Following her update on the Malian crisis, Laurence Deschamps-Laporte highlights the importance of exploring the more moderate voices of Islam in northern Mali. In this post she focuses in on Ançare Dine and its charismatic leader Cheick Haidara, exploring his take on the crisis in Mali, other Muslim groups and the French intervention. Laurence is an MPhil candidate at Oxford Department of International Development.
Since the coup that forced President Touré to resign in the spring of 2012, various Islamist groups including Al Qaeda in the Islamic Maghreb (AQIM) have competed for control of northern Mali with Tuareg nationalists who have pursued their aim of establishing the state of Azawad (see this piece which summarizes the situation). Last January, France launched a military intervention to stop the progression of AQIM in Mali and to put a halt to the crimes it was committing against civilian populations. While the media coverage of the conflict has highlighted the prominence of jihadist Islamist groups in northern Mali, it has overlooked the broad appeal of charismatic Islamic movements, such as Ançare Dine, across the country. This religious movement has influence in all spheres of political, religious and civil life in Mali and has been actively denouncing the actions of both the Islamists and the Tuareg nationalists.
Ançare Dine is often conflated with the homonymous Islamist group. The first Ançare Dine, the topic of this piece, is a charismatic Islamic movement led by the Cheick Haidara. The other one (sometimes spelt Ansar Dine or Ansar ud Dine) is an Islamist group which is partly responsible for the violence in northern Mali and until recently collaborated with AQIM.
Cheick Haidara’s Popularity
A 2008 cable from the U.S. embassy in Bamako made public through Wikileaks noted the ‘extreme popularity’ of the movement. The American ambassador met with Cheick Haidara and the cable commented: ‘With an estimated following of over one million Malians, Haidara is perhaps the only Islamic leader in Mali capable of filling to overflow capacity Bamako’s 24,000 seat football stadium. Audio tapes, CDs and videos of his sermons can be found in nearly any market or taxi-bus station in Mali.’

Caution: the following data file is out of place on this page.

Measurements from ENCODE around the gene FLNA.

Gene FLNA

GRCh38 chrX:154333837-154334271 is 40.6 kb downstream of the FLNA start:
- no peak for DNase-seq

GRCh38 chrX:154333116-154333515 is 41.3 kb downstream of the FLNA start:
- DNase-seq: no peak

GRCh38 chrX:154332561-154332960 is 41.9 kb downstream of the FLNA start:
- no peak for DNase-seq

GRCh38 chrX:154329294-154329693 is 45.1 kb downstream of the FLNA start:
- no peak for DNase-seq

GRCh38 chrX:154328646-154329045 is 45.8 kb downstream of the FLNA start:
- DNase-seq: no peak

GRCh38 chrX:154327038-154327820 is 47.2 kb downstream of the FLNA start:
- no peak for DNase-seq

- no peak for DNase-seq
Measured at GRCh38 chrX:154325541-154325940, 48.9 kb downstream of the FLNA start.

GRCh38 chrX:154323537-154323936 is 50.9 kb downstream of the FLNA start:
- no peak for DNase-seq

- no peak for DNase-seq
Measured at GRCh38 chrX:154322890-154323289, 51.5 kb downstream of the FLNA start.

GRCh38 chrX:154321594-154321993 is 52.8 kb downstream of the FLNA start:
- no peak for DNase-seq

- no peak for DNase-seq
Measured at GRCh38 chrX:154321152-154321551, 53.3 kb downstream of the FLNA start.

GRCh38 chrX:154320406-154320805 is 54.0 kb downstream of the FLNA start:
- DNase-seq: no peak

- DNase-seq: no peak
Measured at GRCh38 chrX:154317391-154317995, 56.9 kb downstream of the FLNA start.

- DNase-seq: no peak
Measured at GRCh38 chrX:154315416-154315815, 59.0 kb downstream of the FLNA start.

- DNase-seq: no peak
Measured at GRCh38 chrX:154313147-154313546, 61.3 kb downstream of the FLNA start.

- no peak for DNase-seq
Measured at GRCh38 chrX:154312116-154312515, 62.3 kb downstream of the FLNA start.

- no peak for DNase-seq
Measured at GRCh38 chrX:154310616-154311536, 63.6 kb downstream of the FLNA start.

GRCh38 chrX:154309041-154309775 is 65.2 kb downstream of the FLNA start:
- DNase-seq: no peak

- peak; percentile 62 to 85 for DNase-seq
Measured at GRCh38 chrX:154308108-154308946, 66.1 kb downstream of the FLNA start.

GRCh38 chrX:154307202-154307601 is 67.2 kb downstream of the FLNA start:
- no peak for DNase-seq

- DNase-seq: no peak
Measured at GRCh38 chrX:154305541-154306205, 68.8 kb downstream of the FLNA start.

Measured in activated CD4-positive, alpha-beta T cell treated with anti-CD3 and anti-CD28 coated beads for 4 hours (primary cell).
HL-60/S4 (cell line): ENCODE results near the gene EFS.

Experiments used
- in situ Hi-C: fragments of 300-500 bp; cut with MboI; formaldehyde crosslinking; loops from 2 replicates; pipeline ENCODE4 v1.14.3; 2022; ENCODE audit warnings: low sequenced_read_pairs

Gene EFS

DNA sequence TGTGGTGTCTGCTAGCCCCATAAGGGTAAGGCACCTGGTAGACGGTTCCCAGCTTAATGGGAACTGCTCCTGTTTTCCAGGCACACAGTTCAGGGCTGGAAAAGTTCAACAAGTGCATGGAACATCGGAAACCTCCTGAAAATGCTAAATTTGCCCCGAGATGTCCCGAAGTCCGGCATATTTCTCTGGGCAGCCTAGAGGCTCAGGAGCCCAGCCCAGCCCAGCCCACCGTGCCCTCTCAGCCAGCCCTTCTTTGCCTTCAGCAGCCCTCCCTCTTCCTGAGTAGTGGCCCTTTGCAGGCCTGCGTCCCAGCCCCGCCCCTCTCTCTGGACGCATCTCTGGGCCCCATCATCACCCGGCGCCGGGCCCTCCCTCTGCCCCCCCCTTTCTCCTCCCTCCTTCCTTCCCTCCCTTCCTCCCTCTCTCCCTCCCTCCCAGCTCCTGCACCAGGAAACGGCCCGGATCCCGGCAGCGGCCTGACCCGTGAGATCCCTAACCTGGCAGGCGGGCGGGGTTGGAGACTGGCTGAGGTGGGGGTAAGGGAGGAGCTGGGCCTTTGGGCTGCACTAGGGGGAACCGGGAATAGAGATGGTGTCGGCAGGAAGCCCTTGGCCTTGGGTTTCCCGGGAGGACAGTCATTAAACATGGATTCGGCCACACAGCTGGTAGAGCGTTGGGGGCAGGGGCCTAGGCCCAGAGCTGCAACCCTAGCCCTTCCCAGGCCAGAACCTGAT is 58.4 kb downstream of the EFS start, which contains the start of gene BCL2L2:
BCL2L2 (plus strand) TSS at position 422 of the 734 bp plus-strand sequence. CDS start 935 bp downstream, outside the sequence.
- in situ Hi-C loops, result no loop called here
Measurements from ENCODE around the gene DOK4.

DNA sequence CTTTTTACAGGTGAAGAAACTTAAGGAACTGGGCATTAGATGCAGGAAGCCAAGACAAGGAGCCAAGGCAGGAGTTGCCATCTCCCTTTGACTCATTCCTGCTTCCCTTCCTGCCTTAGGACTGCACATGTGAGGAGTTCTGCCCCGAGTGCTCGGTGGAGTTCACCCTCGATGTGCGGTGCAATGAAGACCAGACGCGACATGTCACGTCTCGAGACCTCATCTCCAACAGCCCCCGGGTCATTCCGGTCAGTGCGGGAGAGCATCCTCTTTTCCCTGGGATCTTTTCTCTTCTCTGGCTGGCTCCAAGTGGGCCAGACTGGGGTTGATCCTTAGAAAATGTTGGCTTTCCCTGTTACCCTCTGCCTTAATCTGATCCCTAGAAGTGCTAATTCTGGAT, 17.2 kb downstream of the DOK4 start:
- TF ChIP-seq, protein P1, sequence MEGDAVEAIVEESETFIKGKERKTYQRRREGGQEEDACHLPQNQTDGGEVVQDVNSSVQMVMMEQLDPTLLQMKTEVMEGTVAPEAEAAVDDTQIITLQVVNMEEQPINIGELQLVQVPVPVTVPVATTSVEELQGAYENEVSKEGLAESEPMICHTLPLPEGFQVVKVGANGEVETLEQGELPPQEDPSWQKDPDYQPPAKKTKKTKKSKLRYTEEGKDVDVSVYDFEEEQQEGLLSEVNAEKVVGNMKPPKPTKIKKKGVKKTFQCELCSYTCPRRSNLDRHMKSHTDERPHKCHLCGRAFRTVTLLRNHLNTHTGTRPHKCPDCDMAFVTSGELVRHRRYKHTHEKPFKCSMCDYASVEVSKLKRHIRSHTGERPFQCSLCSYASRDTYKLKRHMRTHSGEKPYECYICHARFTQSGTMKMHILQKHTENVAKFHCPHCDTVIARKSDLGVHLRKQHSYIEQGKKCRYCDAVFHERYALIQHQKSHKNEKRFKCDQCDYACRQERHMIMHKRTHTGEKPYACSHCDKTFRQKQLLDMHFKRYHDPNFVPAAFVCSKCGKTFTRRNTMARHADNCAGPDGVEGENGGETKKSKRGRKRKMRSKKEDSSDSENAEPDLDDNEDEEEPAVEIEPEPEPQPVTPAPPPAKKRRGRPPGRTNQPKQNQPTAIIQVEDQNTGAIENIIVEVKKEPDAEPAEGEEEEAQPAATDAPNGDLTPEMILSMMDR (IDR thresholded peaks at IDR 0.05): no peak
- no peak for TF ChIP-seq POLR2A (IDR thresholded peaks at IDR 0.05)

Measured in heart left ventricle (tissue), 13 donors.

But the movement is not only popular in Mali, it also has followers throughout Western Africa and among West African communities in Europe, especially in France and Spain. While Haidara reiterates that he is not interested in religious denominations within Islam, he arguably originates from a historical tradition of Sufism in the region, without associating with powerful brotherhoods that influence politics, notably in Senegal. Haidara has spoken vehemently against corruption and is a strong proponent of democracy. He is also a Islamic reformist who encourages a local understanding of Islam, allowing prayers in Bambara and other native languages and criticizing the ‘Arabization’ of Malian Islam. Haidara himself embraces the Bambara name that he is also known under – Wulibali – the one who speaks undeniable truth.
Ançare Dine on Facebook
Haidara is astoundingly active on the social network Facebook and comments daily on the political situation in the country and on proper Islamic conduct in this time of struggle for Malians. He posts almost all his sermons on YouTube and runs different websites for Ançare Dine groups in West Africa and France. He responds to queries, shares prayers and informs his followers about his lectures and sermons in Mali, Côte d’Ivoire or Guinea. He also regularly asks for feedback on his preaching.
Haidara is highly critical of Islamist groups in northern Mali and is cautiously supportive of the French intervention. In March, he declared that violent Islamists in northern Mali are not true Muslims: